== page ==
RICHMOND, Va. -- Major changes are coming to police communication in Central Virginia beginning Monday, July 2, when the Richmond, Chesterfield, and Henrico Police Departments will begin encrypting all radio transmissions.
That means police radio traffic that police and first responders use to communicate with one another will no longer be available for the public to monitor.
Local police departments say the move is years in the making and being done to promote the safety of first responders and citizens by limiting public access to information about police tactics during an emergency.
"I think a great example was given, when we talk about a person committing a burglary. You got an app on your phone, you can hear the officers responding, you got enough time to do what you are going to do and get out. Again, it's all in the interest of public safety," Richmond Police Chief Alfred Durham.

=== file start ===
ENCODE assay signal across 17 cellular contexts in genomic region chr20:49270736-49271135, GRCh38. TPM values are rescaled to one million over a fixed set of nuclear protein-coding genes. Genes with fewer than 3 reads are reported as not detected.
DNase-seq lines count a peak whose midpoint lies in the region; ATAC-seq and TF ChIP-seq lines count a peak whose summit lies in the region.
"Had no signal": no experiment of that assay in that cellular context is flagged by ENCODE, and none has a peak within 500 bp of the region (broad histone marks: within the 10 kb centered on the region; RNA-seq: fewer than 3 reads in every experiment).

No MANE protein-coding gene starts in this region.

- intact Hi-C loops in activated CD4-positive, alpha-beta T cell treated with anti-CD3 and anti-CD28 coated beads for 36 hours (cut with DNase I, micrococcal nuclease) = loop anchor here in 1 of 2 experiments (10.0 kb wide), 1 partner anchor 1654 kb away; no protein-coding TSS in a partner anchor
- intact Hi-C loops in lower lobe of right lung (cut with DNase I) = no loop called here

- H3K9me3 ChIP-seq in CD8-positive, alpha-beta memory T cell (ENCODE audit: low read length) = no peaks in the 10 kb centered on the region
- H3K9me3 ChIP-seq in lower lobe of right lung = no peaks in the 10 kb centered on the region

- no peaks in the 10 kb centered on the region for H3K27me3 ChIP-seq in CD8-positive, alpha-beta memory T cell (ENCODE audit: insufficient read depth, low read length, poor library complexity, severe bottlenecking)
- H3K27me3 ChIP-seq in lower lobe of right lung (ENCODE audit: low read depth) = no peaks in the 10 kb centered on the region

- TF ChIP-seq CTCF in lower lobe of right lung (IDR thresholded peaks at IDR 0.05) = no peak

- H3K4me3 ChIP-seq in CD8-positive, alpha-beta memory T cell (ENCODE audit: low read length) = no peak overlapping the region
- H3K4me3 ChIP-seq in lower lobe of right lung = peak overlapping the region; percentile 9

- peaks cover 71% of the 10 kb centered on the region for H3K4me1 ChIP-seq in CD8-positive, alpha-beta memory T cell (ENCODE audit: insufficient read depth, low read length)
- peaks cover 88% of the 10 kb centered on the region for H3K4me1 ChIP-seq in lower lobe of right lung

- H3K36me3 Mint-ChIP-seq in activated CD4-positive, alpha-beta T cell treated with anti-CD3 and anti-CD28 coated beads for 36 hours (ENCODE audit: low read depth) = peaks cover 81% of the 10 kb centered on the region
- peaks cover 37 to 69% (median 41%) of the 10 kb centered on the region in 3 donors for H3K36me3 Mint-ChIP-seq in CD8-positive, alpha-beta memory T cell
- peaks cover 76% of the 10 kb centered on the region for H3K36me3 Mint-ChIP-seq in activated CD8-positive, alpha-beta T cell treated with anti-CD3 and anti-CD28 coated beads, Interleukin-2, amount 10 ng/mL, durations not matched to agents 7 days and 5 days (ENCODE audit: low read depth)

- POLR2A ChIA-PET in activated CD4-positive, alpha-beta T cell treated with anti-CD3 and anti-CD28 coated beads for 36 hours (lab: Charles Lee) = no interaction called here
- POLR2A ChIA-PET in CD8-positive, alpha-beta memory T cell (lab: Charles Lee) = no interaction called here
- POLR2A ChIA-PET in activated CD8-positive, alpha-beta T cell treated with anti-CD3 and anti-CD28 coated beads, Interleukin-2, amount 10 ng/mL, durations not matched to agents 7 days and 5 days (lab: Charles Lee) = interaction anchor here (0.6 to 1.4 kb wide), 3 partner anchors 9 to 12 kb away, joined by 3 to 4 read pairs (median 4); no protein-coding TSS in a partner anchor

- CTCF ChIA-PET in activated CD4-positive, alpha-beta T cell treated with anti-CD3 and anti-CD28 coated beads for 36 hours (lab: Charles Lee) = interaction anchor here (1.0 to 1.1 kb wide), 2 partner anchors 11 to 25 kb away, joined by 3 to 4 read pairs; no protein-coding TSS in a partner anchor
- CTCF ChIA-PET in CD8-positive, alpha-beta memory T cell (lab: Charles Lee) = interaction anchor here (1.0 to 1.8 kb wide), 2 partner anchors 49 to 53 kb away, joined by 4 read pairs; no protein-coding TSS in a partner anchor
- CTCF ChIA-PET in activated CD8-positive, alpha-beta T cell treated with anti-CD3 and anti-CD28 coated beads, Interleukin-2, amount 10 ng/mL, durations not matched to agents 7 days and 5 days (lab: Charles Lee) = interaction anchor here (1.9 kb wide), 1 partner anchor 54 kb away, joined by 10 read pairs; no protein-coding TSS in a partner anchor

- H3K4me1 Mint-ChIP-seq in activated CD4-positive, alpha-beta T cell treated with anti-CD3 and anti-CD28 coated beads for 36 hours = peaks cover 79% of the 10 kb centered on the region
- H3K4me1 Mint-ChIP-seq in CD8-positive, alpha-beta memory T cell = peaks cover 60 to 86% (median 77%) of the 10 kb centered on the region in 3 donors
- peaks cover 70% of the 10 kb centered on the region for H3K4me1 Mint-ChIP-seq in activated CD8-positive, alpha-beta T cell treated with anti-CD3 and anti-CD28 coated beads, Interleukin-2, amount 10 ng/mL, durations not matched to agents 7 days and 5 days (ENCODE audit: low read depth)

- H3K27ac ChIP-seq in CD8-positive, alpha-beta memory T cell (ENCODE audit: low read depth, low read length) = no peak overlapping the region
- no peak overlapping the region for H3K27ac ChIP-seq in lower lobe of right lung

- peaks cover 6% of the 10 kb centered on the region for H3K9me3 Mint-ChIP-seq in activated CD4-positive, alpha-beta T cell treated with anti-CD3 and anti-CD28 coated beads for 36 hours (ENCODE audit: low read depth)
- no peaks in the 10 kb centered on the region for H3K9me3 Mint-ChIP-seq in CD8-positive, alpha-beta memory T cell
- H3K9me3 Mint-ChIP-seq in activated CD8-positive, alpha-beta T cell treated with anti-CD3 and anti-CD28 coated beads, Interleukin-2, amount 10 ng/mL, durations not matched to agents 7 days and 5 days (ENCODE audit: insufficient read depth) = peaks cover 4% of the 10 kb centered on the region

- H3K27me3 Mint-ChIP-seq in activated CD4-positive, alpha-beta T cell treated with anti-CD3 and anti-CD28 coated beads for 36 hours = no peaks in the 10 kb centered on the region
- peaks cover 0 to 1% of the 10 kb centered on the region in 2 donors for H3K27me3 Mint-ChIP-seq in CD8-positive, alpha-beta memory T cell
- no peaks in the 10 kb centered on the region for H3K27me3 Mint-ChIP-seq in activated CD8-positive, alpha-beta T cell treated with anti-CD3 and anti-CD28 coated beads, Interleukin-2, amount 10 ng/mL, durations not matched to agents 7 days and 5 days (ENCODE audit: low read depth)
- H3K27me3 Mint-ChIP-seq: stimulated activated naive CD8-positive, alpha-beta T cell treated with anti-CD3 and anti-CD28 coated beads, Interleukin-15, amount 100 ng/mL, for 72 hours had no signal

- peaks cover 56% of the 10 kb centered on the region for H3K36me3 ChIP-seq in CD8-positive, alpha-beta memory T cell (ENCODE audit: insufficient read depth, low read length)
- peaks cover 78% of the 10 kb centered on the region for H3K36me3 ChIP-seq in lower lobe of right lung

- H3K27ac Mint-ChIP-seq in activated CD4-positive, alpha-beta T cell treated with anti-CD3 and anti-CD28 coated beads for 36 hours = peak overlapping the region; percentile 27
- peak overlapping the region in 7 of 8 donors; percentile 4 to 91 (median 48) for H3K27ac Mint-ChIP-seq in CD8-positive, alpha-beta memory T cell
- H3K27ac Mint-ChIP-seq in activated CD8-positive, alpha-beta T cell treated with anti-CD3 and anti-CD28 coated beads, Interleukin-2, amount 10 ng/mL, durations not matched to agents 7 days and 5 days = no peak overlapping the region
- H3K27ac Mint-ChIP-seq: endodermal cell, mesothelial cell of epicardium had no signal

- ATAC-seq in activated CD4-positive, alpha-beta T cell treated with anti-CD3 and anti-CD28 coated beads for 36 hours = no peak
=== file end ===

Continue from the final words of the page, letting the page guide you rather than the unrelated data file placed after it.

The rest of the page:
In addition, officials say the move will protect sensitive personal information that is broadcast over police radios.
The change to radio encryption comes against a national backdrop where activists are calling for more transparency from police.
Open government groups say it will hinder the media's ability to inform the public about what's going on during an emergency.
During a presentation Tuesday, Richmond Police Chief Alfred Durham said he believes the changes will make more info publicly available through a call log website and a new public Twitter account that they are launching.
“All call logs will be available. It's going to be on a public website, on a public domain, so that anyone can look at the calls for service,” said Chief Durham.
Chesterfield and Henrico Police Departments, who are also encrypting their police radios, both have set up similar call log sites.
The departments join Virginia Beach police and more than a dozen other Virginia police departments who announced they will encrypt their radio transmissions. The Hanover County Sheriff's Office has encrypted internal radio transmission for some time.